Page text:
African Conflict Systems

Despite the gains made in the adoption of policy frameworks to manage peace and security in Africa, and 10 years since the establishment of the Peace and Security Council, several contexts across Africa continue to be characterised by residual conflicts and tension connected to poorly managed transitional processes. These include mismanaged demobilisation and integration programmes for combatants, ineffective reconciliation efforts and an insensitive handling of transitional justice issues. Piecemeal or issue focused approaches to managing conflict and preventing violence do not appear to be appropriate given the interconnections between the various systemic and structural elements that suggest that Africa is trapped in a conflict system in need of more fundamental transformation.

Recognising the fragility of state institutions and structures is central to understanding why so many mediated outcomes do not appear to be able to prevent communities and national contexts from slipping back into recurring cycles of violent crisis. Post-colonial states have for the most part been unable to transform weak, ineffective and partisan social, economic, political and judicial systems, inherited from a colonial era of domination. In some instances the systems that were designed to divide and rule have been adapted to be used in post-colonial contexts for the purposes of maintaining control.

The high level mediated outcomes of African wars that have sought to bring an end to violence at national and regional levels have often not been able to effectively contain the residual forms of tension that accompany political and economic periods of transition. The effect of change processes on communities inevitably leads to volatile contexts in which local level disputes can quickly spiral into widespread forms of escalated tension and violence.

With millions of people living in poverty on the continent, growing economic inequality that appears to be exacerbated by unequal economic development, and high levels of unemployment, the conditions are rife to make people, and youth in particular, vulnerable to external manipulation by stakeholders that benefit from instability and the lawlessness that often accompanies periods of violence. The devastating effect of war and violence on the webs of social relationships that enable human agency compounds the complexity of this challenge. The impact of violence has also had specific and different long-term debilitating effects on men and women.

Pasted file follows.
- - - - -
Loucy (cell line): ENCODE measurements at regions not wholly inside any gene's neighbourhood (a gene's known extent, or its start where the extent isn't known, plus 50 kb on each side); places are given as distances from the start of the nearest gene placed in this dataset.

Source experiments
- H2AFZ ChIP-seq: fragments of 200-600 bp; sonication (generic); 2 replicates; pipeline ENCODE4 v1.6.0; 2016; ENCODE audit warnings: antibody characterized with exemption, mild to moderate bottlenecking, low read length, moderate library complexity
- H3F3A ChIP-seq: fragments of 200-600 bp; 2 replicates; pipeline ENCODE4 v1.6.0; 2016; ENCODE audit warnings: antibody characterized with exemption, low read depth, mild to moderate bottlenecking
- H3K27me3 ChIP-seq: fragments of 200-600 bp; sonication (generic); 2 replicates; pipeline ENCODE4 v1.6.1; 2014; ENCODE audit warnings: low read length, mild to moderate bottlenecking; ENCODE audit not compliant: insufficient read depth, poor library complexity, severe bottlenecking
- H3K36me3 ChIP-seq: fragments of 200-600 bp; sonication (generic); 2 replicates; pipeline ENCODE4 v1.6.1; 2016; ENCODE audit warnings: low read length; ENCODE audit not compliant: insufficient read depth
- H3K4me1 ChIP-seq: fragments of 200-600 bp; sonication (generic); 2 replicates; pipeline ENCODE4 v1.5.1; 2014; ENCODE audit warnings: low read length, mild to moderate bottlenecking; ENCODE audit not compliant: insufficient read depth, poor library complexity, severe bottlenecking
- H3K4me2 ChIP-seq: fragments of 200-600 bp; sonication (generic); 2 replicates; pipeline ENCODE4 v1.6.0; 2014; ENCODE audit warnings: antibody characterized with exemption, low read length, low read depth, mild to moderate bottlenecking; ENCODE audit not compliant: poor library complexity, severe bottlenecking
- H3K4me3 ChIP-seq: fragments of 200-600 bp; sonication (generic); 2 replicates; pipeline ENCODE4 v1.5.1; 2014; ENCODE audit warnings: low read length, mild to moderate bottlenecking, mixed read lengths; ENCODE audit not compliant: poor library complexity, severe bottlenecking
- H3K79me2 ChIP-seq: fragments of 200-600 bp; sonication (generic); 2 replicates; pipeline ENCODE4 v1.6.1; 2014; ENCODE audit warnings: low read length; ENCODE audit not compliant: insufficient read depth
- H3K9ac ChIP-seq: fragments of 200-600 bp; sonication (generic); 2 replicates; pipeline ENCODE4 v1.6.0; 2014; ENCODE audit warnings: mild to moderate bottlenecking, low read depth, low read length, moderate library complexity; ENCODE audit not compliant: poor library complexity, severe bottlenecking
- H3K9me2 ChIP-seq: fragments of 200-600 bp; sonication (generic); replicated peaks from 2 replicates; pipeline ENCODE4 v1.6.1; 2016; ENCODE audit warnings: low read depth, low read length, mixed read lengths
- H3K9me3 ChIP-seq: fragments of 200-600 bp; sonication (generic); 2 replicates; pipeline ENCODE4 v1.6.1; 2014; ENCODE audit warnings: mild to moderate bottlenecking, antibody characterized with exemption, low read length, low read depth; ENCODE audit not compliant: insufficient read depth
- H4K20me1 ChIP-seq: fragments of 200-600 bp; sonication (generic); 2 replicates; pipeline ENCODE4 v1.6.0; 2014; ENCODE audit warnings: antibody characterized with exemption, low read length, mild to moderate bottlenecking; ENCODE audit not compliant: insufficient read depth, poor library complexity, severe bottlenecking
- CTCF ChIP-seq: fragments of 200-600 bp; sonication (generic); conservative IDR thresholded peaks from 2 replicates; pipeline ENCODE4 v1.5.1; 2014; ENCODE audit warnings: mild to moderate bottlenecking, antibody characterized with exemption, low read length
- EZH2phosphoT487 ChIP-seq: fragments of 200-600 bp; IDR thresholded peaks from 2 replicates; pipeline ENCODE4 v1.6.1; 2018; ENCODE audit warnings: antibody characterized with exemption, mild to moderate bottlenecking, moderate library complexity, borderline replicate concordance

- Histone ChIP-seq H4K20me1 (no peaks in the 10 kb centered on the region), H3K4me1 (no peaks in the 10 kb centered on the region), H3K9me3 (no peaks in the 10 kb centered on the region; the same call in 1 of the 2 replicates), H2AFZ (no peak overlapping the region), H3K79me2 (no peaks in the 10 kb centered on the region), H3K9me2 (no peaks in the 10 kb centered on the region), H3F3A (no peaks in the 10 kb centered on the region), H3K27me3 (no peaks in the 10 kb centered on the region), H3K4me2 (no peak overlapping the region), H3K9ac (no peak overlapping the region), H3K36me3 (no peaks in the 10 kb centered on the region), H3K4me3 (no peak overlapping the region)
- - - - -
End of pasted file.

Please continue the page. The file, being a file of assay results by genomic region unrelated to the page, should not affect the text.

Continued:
The manipulation of sections of the population often seeks to take advantage of ethnic differences between groups or to use polarized party political systems to deepen the differences between groups and mobilise people around destructive agendas. Interest groups use these strategies to shift forms of ownership and control or to destabilize the situation in order to take economic advantage.

Within these conditions Africa has also been affected by a rise in other forms of extremism, including those developed around religious, faith based or identity related agendas. In an increasingly polarized world African conflicts are influenced by the use of large-scale military operations in response to acts of violence, and to the use of fear tactics and terror, that often deepen divisions and fan the flames of conflict. Conditions are ripe in Africa for increasingly violent forms of conflict, and a rise in extremism, that could take hold and become part of the strategies and tactics used by those who seek to undermine state institutions and structures.

The increased militarisation of Africa and the growing military presence of the United States, through the Africa Command Structure (AFRICOM), and direct military intervention by the North Atlantic Treaty Organisation (NATO) allies in African conflicts, is also a source of major concern that feeds into and fuels violent forms of conflict. The accelerated scramble to control and exploit African mineral resources has also raised the stakes for affected communities. Seldom accruing much benefit from the resource related development that takes place communities are also often vulnerable to being relocated or to having natural resources such as forests and water, that are essential to their forms of livelihood, polluted or destroyed.

The phenomenon of rents and rent seeking in relation to natural resource exploitation, whereby related activities generate profits that are much higher than the minimum level of costs required to keep activities going, encourages the emergence of corrupt systems that undermine efforts to build stability. The mineral resource sector in particular creates the conditions for dysfunctional politics wherein instability becomes the self-serving paradigm of those who stand to gain economically from loose or non-existent regulatory mechanisms.